Type 2 diabetes occurs when the pancreas doesn’t produce enough insulin to maintain a normal blood sugar level. Fluctuating blood sugar levels is associated with an increased risk of heart disease and strokes. Fortunately, shunning certain foods and including others in one’s diet can compensate and control blood sugar levels. Growing evidence supports eating asparagus.
Asparagus are the young shoots of a cultivated lily plant. The green vegetable is packed with nutritional value, containing high levels of vitamins A and C, potassium, iron and calcium.
As Diabetes.co.uk reports, a study published in the British Journal of Nutrition suggests that eating asparagus can help with type 2 diabetes management.
Researchers from Karachi University in Pakistan found that regular consumption of the vegetable can keep blood sugar levels in check and increase insulin production in the body.
The findings come from research that involved diabetes-induced rats with low levels of insulin and high blood sugars. Half of the lab rats were fed an extract from the asparagus plant each day for a month, while the other half were treated with the type 2 diabetes drug glibenclamide.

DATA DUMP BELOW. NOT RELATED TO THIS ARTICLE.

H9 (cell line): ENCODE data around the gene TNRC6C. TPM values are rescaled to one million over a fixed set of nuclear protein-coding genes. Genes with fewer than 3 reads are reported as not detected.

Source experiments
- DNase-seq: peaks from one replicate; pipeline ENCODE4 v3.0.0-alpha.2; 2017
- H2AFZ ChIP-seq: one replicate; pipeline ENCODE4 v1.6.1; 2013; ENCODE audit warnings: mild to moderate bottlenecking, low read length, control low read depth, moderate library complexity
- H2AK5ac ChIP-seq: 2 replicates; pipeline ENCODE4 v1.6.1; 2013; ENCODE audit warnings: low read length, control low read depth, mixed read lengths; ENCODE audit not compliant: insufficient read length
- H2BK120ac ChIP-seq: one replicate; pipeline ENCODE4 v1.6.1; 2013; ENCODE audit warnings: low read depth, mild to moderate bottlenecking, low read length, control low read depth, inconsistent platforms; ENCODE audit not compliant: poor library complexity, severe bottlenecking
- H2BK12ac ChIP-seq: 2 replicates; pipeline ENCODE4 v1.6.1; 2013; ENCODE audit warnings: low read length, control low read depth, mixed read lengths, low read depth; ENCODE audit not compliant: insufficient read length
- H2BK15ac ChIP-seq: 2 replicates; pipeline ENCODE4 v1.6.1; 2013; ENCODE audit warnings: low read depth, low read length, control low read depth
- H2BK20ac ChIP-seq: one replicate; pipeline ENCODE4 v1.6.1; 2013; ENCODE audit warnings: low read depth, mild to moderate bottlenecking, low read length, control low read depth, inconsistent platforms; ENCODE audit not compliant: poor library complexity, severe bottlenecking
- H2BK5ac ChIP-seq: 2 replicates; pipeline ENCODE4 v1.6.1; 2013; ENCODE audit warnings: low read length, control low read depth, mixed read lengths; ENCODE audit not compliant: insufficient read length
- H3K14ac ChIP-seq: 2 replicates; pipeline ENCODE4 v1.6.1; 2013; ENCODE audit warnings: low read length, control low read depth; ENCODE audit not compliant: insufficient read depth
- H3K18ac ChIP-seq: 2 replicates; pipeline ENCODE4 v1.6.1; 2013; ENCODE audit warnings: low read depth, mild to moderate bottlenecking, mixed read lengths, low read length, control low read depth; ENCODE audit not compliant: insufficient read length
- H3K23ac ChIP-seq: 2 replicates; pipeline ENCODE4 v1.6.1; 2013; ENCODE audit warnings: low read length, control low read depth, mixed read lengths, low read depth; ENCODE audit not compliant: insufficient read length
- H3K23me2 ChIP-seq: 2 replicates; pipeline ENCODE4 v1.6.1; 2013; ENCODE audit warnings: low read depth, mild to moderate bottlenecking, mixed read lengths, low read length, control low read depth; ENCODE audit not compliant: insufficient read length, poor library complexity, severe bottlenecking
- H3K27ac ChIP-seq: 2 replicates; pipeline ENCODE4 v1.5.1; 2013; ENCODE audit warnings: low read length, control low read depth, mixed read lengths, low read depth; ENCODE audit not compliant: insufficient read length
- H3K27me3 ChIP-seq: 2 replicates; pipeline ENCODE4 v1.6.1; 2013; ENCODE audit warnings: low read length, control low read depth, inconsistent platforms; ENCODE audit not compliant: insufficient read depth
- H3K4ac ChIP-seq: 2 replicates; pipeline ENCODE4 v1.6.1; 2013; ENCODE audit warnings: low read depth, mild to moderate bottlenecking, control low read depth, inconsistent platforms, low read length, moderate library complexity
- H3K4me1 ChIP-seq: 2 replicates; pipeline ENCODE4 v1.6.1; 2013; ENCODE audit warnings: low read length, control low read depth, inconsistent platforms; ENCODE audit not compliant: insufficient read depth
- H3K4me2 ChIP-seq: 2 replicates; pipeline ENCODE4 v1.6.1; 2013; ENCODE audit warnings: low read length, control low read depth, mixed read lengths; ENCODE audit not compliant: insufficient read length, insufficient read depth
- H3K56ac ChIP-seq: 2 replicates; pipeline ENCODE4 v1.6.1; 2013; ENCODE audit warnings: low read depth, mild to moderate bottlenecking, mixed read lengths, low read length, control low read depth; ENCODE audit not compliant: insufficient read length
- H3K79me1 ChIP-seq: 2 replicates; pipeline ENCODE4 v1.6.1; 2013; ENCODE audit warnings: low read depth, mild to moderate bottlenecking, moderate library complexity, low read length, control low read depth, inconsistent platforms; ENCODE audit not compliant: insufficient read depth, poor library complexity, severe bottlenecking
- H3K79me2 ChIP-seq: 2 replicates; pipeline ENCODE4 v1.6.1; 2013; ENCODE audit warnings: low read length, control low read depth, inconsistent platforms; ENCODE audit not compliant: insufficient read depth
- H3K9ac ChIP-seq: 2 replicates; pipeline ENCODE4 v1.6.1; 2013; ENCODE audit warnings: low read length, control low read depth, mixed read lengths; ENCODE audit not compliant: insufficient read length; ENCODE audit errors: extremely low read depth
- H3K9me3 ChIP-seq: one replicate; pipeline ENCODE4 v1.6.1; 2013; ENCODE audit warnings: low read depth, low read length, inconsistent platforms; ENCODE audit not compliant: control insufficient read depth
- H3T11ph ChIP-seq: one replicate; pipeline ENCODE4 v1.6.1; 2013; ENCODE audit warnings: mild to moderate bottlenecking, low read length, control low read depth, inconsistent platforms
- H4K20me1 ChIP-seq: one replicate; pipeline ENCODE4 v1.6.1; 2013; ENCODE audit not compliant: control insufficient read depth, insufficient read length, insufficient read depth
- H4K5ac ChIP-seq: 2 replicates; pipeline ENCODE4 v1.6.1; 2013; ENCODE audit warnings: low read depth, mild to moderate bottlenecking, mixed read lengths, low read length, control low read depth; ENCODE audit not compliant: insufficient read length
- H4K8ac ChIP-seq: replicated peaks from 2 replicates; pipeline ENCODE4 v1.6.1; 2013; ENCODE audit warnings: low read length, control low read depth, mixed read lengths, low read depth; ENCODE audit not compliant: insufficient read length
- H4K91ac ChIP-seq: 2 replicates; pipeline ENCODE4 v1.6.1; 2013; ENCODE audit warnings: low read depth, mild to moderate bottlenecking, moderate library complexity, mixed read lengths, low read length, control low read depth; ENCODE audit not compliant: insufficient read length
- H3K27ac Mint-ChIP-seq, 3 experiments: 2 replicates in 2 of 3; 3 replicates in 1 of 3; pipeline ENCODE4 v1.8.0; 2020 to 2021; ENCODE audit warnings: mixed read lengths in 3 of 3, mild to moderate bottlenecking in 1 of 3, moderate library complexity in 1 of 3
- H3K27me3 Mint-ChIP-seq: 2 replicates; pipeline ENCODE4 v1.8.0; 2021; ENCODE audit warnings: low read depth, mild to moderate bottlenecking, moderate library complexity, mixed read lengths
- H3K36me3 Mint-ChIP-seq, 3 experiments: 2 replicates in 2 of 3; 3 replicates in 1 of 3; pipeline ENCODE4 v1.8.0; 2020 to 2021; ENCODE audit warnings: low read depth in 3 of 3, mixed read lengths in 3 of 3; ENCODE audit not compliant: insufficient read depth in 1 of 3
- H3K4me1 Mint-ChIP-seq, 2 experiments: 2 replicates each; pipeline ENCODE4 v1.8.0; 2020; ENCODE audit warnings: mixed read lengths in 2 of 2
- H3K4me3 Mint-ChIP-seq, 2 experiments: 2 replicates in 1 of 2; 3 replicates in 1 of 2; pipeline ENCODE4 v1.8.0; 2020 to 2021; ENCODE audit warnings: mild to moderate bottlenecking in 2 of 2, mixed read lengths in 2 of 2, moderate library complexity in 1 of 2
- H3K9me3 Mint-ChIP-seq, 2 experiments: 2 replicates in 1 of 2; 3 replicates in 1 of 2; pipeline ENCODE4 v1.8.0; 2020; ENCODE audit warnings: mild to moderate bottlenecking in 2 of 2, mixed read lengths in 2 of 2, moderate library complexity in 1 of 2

Blood test results showed that low levels of the asparagus extract controlled blood glucose levels but did not improve insulin production.
High doses did, however, boost production of the blood sugar-regulating hormone by the pancreas.
“This study suggests asparagus extract exerts anti-diabetic effects,” the authors said.
Their findings echo previous research studies, which investigated the potential of asparagus in diabetes treatment.
In 2006, one study published in the British Medical Journal associated asparagus with an 81 percent rise in glucose uptake by the body’s muscles and tissues.
Why asparagus benefits blood sugar control
Asparagus is a non-starchy vegetable, which means it is relatively low calorie and low-carb.
As Diabetes.co.uk explained: “Carbohydrate is broken down into glucose relatively quickly and therefore has a more pronounced effect on blood sugar levels than either fat or protein.”
Restricting carb intake therefore helps people with type 2 diabetes control their blood sugar levels.
Following a low-carb diet also helps people with type 2 diabetes manage their weight – a major risk factor in rising blood sugar levels.
According Diabetes UK, aiming for 15kg weight loss can improve a person’s chances of putting their diabetes in remission. A low-carb diet supports this goal.
What are the symptoms type 2 diabetes?
- Peeing more than usual, particularly at night
- Feeling thirsty all the time
- Feeling very tired
- Losing weight without trying to
- Itching around a person’s penis or vagina, or repeatedly getting thrush
- Cuts or wounds taking longer to heal
- Blurred vision
There is another superfood proven to lower blood sugar levels.